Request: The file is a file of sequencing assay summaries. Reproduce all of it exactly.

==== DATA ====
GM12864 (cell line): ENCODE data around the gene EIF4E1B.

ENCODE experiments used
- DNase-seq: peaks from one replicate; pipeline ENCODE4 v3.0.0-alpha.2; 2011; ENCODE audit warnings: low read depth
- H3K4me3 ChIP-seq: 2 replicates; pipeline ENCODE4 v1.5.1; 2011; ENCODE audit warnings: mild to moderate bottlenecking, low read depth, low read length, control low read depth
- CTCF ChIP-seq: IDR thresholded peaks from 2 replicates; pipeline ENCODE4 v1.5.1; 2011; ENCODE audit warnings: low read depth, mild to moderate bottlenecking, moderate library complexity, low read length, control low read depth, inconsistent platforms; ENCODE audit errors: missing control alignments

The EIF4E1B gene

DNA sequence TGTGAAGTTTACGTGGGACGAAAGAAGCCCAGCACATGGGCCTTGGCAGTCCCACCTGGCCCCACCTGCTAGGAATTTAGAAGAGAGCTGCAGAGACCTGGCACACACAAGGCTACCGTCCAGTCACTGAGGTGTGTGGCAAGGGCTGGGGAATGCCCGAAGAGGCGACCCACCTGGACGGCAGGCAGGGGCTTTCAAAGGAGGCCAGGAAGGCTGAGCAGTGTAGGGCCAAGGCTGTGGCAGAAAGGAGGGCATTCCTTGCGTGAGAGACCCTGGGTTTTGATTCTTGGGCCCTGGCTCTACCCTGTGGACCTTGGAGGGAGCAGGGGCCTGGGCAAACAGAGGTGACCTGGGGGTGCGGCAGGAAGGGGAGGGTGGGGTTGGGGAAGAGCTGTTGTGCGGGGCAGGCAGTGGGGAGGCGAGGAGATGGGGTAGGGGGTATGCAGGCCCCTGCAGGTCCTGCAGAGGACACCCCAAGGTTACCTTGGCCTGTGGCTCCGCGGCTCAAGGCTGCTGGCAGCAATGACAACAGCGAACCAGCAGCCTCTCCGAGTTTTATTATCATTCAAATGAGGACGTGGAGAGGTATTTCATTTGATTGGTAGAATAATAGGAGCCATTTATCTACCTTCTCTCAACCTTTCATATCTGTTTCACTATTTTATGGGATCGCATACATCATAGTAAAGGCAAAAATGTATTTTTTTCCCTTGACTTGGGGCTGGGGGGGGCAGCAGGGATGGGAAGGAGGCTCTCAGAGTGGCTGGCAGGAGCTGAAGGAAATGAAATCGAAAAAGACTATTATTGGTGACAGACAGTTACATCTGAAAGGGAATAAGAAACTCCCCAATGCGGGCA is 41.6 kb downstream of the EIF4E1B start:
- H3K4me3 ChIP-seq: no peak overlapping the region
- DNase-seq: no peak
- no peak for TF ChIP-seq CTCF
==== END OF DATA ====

GM12864 (cell line): ENCODE data around the gene EIF4E1B.

ENCODE experiments used
- DNase-seq: peaks from one replicate; pipeline ENCODE4 v3.0.0-alpha.2; 2011; ENCODE audit warnings: low read depth
- H3K4me3 ChIP-seq: 2 replicates; pipeline ENCODE4 v1.5.1; 2011; ENCODE audit warnings: mild to moderate bottlenecking, low read depth, low read length, control low read depth
- CTCF ChIP-seq: IDR thresholded peaks from 2 replicates; pipeline ENCODE4 v1.5.1; 2011; ENCODE audit warnings: low read depth, mild to moderate bottlenecking, moderate library complexity, low read length, control low read depth, inconsistent platforms; ENCODE audit errors: missing control alignments

The EIF4E1B gene

DNA sequence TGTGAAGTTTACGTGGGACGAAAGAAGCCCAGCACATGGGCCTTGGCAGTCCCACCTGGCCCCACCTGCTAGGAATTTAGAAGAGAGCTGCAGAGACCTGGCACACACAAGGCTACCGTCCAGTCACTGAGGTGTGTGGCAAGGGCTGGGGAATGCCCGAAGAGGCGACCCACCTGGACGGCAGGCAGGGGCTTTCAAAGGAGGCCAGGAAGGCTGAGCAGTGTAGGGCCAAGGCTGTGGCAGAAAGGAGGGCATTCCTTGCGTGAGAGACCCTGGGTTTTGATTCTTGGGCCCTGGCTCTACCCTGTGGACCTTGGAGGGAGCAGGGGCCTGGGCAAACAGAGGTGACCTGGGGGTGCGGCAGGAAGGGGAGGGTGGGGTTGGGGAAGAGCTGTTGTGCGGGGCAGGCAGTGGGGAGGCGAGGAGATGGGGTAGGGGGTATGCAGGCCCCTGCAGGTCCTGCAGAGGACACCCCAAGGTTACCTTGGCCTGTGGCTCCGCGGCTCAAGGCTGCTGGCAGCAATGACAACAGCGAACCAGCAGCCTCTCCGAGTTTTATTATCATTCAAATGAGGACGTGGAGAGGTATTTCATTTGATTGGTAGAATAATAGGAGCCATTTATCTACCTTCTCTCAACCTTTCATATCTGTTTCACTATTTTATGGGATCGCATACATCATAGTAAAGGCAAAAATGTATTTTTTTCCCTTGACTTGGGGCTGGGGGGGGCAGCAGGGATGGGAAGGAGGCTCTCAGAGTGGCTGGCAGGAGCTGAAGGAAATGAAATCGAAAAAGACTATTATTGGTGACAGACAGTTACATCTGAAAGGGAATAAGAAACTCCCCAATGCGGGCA is 41.6 kb downstream of the EIF4E1B start:
- H3K4me3 ChIP-seq: no peak overlapping the region
- DNase-seq: no peak
- no peak for TF ChIP-seq CTCF